Putting that aside for the moment, the Ioniq is refreshingly willing to get off the line. There are driving modes as well which includes a sport mode if you want even more power off the line. Of course, your fuel consumption will suffer whenever you keep it in sport mode so it’s best to use it only for specific situations like merging onto a highway. Otherwise, normal and even eco modes will do just fine for most.

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On the road

Don’t be too scared to throw it into a corner. The Ioniq might surprise you. There is indeed body roll and nose dive upon braking, but for the most part, it can handle itself decently. And by decently I mean better than the Prius, which is already not too shabby of a corner carver in its own right. And for the record, I’m not suggesting either are performance monsters in the corner, I’m just saying don’t let the eco-mindedness of either car define their capabilities when pushed.

The Ioniq has a willingness to stay in electric drive for as long as possible which is fantastic. It not only helps to use less gas, but it helps to creep up on Mother Nature as I was able to do when I spotted some deer hanging out by Halifax’s McKay bridge (pictured below). While they did immediately notice me, the silent electric motor didn’t startle them.

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In terms of in cabin comfort, I’d have to give that one to the Prius. The Ioniq is by no means uncomfortable, but the chassis doesn’t handle bumps and other imperfections with a whole lot of grace. If you are in the back seat, the ride can be a bit jarring but as my aunt pointed out on the way to the airport, the heated seats in the rear make you forget about the bumpy ride.

Rear visibility is somewhat impaired by the large bar that spans the width of the hatch, but that is unavoidable thanks to the nature of the design. Still, I don’t recall the Prius’ bar being as intrusive. There is a nice back up camera to help with reversing duties and given the Ioniq’s compact dimensions, driving around town and in parking lots is a breeze.

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Fuel consumption

Here we are, to the reason why you would even buy an Ioniq in the first place. Officially, the Ioniq is rated at 4.3 L/100 kms city and 4.4 L/100 kms highway, which beats the Prius and now makes it the most fuel efficient hybrid on the market today. That’s some nice content for Hyundai’s marketing department, but in real world driving, I returned 5.3 L/100 kms in mixed city/highway driving. The Prius may be slightly less efficient, but I returned much better fuel consumption numbers in it last year, averaging 4.0 L/100 kms by the end of the week.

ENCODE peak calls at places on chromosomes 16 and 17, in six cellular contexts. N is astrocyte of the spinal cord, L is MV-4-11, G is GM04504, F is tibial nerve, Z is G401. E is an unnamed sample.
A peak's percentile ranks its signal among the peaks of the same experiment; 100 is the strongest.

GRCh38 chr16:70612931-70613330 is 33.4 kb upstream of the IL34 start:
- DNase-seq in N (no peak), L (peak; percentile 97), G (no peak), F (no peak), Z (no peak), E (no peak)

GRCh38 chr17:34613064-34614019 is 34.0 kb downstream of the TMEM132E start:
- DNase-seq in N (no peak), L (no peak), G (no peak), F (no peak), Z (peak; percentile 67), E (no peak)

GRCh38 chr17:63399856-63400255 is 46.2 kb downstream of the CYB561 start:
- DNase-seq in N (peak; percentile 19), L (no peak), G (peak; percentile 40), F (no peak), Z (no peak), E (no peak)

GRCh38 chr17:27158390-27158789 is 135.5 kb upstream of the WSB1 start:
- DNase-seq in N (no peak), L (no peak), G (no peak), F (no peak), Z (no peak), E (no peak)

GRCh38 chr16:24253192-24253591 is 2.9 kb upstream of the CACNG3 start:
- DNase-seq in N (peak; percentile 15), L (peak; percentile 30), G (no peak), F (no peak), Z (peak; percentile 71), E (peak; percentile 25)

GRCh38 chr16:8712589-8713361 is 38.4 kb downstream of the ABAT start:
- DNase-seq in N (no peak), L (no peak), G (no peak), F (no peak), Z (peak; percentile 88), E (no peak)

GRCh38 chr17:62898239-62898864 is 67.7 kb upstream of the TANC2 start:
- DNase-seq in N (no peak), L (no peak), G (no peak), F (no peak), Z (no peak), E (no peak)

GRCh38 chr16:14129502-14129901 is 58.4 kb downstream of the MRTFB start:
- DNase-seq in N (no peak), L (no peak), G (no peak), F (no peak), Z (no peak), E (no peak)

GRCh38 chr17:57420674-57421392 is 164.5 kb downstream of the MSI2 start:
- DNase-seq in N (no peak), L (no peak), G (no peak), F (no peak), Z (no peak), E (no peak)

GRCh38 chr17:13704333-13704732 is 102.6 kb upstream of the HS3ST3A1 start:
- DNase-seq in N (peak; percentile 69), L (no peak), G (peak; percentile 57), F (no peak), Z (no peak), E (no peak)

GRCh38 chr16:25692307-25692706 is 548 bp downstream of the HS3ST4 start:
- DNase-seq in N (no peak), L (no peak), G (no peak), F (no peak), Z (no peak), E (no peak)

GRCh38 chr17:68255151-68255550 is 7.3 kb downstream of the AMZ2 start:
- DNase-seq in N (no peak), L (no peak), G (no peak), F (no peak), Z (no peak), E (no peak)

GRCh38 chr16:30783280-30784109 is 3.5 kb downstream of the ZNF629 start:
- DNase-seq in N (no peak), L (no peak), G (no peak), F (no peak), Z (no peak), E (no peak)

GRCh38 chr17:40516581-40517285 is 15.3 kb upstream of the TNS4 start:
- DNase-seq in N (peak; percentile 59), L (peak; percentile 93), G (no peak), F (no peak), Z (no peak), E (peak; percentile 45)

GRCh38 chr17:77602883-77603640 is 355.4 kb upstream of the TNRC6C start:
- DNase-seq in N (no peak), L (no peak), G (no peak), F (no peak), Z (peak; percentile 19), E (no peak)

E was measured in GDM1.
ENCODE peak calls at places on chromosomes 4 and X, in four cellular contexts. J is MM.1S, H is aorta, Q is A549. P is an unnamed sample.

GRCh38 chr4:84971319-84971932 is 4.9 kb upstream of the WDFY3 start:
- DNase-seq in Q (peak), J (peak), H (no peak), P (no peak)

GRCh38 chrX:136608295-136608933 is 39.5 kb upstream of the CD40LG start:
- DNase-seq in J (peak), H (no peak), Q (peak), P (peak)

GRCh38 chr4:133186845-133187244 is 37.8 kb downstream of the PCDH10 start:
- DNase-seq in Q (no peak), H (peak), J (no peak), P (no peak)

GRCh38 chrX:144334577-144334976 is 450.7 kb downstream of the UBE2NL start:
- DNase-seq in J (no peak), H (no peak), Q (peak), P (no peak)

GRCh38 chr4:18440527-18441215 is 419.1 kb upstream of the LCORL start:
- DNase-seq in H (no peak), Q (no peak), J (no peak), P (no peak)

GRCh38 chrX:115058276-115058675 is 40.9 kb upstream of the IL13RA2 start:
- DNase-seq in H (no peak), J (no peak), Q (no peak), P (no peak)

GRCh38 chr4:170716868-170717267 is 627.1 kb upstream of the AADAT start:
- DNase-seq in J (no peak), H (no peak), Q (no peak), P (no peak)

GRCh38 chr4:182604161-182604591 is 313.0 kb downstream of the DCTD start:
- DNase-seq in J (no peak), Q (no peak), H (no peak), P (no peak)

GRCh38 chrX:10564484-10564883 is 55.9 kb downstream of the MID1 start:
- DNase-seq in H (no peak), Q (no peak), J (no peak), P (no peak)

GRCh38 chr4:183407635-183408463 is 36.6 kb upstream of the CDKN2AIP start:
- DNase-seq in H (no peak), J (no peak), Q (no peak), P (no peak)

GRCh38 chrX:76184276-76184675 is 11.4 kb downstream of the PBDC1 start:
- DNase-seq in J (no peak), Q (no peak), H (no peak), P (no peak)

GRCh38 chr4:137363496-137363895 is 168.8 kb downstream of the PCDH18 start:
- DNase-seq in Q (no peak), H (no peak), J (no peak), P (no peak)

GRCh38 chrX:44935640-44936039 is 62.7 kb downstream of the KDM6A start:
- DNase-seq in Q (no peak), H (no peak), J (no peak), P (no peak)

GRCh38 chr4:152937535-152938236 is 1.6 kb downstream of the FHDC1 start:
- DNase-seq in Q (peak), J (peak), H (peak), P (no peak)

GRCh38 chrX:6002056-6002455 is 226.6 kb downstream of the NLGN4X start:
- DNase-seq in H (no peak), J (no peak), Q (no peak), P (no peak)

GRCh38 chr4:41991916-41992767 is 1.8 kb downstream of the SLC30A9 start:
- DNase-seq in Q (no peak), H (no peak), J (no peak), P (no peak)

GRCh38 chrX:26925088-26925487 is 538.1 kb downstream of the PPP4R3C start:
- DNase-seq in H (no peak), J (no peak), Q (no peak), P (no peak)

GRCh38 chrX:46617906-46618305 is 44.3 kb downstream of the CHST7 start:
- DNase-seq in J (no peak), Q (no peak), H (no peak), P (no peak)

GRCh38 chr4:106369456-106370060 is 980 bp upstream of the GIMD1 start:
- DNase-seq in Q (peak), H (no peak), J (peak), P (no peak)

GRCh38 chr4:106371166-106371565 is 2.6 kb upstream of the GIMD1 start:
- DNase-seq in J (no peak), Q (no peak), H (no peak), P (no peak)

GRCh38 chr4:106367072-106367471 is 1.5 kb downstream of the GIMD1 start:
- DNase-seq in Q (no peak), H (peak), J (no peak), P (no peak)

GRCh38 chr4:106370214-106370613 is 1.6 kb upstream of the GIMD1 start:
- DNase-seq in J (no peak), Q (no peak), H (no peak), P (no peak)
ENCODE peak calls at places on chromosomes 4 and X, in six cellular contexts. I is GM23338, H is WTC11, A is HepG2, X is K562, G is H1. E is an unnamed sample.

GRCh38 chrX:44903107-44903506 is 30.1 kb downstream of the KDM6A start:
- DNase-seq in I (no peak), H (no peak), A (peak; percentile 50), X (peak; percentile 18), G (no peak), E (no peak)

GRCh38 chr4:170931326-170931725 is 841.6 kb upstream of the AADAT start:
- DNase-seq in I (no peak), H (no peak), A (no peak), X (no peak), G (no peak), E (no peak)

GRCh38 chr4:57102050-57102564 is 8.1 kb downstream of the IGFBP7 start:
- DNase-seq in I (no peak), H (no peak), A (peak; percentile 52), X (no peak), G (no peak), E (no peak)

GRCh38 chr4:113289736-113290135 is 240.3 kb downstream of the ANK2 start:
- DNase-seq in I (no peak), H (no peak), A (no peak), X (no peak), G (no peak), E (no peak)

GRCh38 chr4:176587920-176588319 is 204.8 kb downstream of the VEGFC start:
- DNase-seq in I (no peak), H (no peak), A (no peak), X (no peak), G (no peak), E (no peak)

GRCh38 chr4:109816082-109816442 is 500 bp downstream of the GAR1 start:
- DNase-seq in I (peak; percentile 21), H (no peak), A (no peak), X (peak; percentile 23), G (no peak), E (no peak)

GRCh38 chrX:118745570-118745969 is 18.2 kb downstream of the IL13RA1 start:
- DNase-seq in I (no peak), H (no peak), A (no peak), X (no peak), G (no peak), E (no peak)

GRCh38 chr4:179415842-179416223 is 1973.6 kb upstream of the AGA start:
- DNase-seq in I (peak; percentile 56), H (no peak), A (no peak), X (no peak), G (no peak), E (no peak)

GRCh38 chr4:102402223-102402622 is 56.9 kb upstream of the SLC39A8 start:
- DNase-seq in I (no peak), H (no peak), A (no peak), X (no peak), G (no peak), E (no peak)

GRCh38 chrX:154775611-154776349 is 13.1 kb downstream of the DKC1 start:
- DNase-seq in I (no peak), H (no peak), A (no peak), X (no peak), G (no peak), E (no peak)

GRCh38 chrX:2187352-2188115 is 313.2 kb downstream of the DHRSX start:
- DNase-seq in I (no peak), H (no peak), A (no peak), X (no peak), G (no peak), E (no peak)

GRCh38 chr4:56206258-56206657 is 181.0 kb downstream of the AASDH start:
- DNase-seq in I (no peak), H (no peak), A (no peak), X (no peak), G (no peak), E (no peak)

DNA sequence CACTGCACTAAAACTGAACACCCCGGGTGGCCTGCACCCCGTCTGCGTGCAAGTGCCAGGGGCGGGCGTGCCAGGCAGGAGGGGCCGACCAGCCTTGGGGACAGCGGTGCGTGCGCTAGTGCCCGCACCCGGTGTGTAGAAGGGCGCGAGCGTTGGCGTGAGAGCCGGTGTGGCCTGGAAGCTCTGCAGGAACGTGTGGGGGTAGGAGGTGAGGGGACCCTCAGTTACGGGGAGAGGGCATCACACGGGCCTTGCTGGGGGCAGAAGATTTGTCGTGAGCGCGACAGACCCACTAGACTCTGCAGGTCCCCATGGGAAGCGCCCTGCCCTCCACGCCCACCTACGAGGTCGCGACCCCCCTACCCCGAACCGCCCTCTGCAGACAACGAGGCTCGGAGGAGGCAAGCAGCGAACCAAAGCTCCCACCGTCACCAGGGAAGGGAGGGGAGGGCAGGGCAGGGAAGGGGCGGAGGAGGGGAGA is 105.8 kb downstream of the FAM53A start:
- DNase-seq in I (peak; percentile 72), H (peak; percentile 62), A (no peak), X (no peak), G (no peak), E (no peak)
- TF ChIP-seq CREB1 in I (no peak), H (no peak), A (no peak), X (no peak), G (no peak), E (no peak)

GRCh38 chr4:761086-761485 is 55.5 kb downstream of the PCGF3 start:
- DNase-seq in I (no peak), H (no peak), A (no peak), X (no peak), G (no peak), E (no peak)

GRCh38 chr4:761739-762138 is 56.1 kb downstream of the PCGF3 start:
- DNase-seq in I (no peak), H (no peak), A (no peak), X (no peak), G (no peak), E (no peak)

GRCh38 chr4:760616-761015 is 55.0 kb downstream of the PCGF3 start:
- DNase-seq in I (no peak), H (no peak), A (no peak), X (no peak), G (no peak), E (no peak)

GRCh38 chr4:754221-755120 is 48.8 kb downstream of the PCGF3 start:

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Conclusion

But unless outright efficiency is the name of your game, the Ioniq is the strongest contender the Prius has had against it in its history on this planet. It looks better, drives as good and even arguably better, has more content, a nicer and more conventional interior and lots of cargo room. Is that enough to beat the reigning king?

Well let’s just put it this way. Once upon a time, McDonald’s was the biggest and fastest growing food chain in the entire world. Today, Subway has more restaurants worldwide than McDonalds. So then, which would you rather eat? McNuggets are good, but I’m willing to bet my money would go towards a footlong roasted chicken, since you get way more food for the money. And in the same sense, even though I do genuinely enjoy the Prius, I think I’d take the Ioniq.

Base Price: $24,299

Price As Tested: $29,749

Pros:

  • Hey handsome
  • Conventional interior
  • Quick off the line
  • Not bad in the corners
  • Good value

Cons:

  • Real world efficiency doesn’t match numbers on paper
  • Bit of a jarring ride
  • Unrefined transmission
  • A bit tight on rear room

Immediate Competition

  • Ford C-MAX
  • Toyota Prius

About Kevin Harrison

Car Driven is a Canadian car blog that focuses on anything and everything automotive. Provides up to date information on the latest in the auto industry from a Canadian perspective. If you are car addicted, this is where you get your fix. Born in Halifax, Nova Scotia and raised across the harbour in Dartmouth, Kevin Harrison became addicted to cars at the early age of three. When Kevin’s parents noticed that he only played with Hot Wheels and completely ignored any toy that wasn’t a car, they knew they had spawned a child that would grow up to be completely obsessed with cars.

 

The views and opinions expressed in this content are those of the author and do not necessarily reflect those of haligonia.ca.

http://cardriven.ca